Miami mom Hilda Mitrani says she has seen significant improvement in her autistic son in the 10 years he has been on a gluten-free, casein-free diet. She initially found out about the diet through an email support group list of parents of children with autism. “On this list, Karyn Seroussi and Lisa Lewis, PhD, were commenting on children with autism whose behaviors had decreased after dietary changes,” says Mitrani. “Then I went to an autism conference and met Karyn and her husband, who was a scientist with Johnson & Johnson."

She says she quickly realized that her son fit the pattern of the children that were being helped by the GFCF diet. "He has frequent bouts of diarrhea, horrible gas attacks and allergic reactions that were visible on his skin," Mitrani says. "Also, I would describe his behavior as something like an addict’s. When he had his 'gluten fix,' he was pacified. Without it, his behavior was uncontrollable.”

After starting the diet, her son’s gastrointestinal system began to settle down with the diarrhea, gas attacks and allergic reactions disappearing, and his behavior stabilizing. The diet however, is hard to maintain, especially as a child may continue to seek gluten. “For more than a year, he sought out gluten in every place he went,” says Mitrani. “I would find him in a bathroom, covering himself with soap or gluten-based shampoos, or was told that he tried to eat paste at school. As he became older, I could speak with him rationally about not doing these things.”

In addition, Mitrani took special pains to make sure her son had a special treat at every birthday party and family event. “We made cakes, cookies, pizza and everything else that other people would be eating in a gluten-free version, so that he never felt left out.”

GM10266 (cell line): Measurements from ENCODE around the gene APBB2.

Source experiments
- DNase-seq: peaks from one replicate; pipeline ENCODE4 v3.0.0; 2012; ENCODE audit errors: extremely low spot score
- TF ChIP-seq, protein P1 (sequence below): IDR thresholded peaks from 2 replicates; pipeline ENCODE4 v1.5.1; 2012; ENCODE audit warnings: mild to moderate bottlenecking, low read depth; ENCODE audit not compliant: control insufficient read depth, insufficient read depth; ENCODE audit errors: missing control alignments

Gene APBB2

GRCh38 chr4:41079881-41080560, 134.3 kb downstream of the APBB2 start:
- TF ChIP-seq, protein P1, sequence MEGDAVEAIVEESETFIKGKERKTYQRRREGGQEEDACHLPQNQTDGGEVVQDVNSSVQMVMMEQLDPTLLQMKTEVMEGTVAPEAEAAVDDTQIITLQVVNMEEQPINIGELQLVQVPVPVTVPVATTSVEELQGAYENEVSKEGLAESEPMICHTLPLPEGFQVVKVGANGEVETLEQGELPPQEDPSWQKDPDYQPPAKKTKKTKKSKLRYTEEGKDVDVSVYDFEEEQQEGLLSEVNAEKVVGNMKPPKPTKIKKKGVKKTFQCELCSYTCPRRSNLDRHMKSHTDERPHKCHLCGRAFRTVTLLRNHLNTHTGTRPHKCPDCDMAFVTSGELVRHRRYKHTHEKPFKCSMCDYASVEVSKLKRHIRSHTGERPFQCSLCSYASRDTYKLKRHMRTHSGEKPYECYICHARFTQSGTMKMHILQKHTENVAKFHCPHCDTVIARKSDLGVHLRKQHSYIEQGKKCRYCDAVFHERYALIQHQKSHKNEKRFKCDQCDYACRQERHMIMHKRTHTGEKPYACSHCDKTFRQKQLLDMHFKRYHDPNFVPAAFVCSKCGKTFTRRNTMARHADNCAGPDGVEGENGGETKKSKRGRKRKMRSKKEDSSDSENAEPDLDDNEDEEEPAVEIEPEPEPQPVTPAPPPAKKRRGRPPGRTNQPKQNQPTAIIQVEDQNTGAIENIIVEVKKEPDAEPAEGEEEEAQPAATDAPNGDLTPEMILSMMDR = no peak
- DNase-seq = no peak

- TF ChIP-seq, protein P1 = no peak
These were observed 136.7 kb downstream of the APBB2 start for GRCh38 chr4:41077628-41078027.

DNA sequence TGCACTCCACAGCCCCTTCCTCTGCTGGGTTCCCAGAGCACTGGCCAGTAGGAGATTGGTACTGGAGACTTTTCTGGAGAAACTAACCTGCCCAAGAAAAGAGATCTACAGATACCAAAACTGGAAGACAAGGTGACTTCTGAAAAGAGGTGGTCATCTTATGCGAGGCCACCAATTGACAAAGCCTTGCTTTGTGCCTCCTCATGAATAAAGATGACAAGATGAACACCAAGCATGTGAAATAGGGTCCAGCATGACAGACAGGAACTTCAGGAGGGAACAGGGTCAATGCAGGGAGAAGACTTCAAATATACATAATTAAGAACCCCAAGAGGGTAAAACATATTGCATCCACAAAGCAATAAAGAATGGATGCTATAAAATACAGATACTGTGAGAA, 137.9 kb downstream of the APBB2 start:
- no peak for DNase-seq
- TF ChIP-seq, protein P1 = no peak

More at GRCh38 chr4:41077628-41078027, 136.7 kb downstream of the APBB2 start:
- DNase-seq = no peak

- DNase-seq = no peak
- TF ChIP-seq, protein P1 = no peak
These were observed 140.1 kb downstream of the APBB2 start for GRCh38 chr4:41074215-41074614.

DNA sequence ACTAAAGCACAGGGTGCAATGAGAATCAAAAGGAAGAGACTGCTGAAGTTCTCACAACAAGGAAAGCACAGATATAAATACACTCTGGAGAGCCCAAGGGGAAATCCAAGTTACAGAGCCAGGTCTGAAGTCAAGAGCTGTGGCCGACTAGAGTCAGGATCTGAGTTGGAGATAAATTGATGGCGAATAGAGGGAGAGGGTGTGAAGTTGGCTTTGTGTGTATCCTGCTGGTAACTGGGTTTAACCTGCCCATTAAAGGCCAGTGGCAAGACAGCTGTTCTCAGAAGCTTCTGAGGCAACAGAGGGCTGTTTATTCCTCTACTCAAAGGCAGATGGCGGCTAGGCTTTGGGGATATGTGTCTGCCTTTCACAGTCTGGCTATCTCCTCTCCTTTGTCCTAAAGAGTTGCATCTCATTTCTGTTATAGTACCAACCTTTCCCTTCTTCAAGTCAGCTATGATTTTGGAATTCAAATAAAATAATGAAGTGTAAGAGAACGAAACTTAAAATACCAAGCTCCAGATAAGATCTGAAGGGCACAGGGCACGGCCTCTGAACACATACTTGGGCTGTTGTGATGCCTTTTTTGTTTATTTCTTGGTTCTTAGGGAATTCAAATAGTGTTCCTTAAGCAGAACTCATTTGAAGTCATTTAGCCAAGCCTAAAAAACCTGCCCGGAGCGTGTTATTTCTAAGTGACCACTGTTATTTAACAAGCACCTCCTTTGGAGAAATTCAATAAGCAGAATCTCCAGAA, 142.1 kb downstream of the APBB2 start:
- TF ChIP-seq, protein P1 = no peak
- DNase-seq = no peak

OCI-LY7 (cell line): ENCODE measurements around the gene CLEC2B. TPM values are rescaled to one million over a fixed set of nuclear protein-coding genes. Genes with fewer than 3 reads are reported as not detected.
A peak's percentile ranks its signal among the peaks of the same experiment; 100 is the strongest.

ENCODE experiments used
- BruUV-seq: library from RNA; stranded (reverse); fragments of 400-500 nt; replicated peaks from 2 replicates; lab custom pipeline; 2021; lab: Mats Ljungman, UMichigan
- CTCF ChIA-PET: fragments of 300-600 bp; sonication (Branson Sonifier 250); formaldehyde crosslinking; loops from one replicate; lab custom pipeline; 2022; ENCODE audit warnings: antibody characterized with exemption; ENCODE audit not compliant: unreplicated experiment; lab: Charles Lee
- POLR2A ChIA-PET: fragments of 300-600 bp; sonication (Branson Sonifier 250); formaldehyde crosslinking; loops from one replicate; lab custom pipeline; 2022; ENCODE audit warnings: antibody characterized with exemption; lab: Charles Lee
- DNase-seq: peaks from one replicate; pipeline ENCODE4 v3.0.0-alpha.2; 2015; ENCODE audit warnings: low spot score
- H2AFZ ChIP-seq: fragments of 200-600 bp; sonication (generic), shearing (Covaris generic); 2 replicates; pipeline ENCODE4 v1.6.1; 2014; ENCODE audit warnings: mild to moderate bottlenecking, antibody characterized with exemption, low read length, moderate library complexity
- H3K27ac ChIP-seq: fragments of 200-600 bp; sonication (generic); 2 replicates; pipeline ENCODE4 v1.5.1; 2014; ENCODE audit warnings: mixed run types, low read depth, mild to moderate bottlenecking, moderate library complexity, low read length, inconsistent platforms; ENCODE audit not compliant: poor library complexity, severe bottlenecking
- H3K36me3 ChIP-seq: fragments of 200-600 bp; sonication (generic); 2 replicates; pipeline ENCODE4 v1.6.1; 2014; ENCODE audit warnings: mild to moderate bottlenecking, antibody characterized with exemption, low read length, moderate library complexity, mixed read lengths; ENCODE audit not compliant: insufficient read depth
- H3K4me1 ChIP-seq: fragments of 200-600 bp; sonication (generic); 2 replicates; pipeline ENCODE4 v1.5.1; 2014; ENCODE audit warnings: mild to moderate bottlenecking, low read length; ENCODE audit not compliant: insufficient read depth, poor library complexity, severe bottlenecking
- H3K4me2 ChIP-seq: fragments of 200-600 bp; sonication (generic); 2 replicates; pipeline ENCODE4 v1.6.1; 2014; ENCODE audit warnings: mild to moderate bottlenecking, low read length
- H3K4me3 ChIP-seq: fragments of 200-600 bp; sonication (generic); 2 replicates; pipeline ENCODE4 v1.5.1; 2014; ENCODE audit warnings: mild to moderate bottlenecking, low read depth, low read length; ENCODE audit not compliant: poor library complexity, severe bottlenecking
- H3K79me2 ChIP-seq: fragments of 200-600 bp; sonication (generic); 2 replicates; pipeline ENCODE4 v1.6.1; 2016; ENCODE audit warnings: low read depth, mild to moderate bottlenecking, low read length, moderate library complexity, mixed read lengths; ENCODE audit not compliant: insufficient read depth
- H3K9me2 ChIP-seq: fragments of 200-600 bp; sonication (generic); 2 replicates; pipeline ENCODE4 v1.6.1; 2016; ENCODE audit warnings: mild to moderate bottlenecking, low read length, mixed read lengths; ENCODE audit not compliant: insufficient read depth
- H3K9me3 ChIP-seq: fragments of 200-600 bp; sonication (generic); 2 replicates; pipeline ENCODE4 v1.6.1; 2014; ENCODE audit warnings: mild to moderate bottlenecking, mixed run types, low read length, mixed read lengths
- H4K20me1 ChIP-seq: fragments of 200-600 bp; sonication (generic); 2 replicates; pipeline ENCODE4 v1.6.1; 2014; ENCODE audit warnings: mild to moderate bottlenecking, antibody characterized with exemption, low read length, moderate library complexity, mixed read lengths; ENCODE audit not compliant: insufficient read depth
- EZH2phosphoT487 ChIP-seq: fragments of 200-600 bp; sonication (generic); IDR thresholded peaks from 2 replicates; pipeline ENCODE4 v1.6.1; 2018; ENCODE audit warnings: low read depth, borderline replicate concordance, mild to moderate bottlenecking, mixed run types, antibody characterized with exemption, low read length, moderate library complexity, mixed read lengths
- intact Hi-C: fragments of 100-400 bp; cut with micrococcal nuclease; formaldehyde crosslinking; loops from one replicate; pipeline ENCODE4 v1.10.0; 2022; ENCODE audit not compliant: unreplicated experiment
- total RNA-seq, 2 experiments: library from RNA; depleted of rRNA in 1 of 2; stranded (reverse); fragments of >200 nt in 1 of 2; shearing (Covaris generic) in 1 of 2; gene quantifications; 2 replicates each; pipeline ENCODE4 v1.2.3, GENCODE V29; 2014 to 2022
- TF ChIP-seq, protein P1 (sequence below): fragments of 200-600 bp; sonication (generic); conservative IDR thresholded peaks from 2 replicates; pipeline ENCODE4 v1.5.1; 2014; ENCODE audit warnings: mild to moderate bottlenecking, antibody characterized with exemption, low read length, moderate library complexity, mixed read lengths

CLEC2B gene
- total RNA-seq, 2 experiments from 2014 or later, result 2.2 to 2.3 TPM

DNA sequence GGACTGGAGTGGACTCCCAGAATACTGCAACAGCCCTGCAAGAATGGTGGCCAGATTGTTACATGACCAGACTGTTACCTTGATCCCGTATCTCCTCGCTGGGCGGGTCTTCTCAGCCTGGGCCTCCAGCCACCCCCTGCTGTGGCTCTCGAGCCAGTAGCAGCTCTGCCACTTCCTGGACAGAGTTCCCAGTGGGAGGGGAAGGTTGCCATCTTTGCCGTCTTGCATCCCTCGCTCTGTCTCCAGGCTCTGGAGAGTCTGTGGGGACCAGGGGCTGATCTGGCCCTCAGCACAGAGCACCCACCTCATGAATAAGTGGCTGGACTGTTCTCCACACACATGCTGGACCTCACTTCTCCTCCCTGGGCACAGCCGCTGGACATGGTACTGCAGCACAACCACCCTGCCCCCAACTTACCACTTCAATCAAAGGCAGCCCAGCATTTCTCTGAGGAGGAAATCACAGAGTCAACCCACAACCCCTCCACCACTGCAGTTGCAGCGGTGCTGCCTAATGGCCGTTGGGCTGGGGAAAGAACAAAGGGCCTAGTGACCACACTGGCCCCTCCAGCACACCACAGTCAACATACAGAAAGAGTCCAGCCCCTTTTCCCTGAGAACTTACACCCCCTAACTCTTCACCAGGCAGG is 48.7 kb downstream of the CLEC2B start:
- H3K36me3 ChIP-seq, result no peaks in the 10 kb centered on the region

She offers the following advice to parents considering the GFCF diet for her or his child:

If you've heard how hard it is to maintain this kind of special diet, take heart in the fact that it's easier now than ever, with terrific gluten-free recipes and many types of flour with which to bake.

Try every recipe until you find ones that work for you.

Don’t forget to eliminate the gluten in over-the-counter products or pharmaceuticals as a potential contaminant.

For information on gluten intolerance -- and some tasty GF recipes -- check out these links:

  • 6 tips for gluten-free living
  • Gluten-free Raspberry Souffle
  • Gluten-free Banana Cake
  •    Source: You can find this article at http://www.sheknows.com/articles/804531.htm?page=2   About the author: Marla Hardee Milling is a freelance writer in Asheville, North Carolina. Her articles have appeared in a wide variety of publications, both online and in print, including Cooking Smart, Healthgate, Pinnacle Living, Blue Ridge Country, LowCarb Energy, Charleston Magazine, Smart Computing's PC Today, The Christian Science Monitor and several pregnancy and health/fitness publications, among others.  

    This article describes safety standards for internationally shipped baby food and includes benchmarks for producing gluten-free foods set by the World Health Organisation (WHO) and the Food and Agricultural Organisation (FAO).

    Tue Jul 1, 2008 1:59pm BST  Email | Print | Share| Single Page| Recommend (0) [-] Text [+]   1 of 1Full SizeBy Laura MacInnis

    GENEVA (Reuters) - Diplomats in Geneva have agreed new limits for bacteria in baby formula and natural toxins in nuts, setting safety standards to apply for internationally shipped food, the World Health Organisation said on Tuesday.

    At a meeting of the Codex Alimentarius Commission, a joint body of the WHO and the Food and Agriculture Organisation (FAO), officials also set benchmarks for producing gluten-free foods.

    Peter Ben Embarek, a scientist in the WHO's food safety division, said the adoption of the "landmark" code of hygienic practices for powdered formula could reduce contamination from two bacteria that can cause severe illness and death in babies.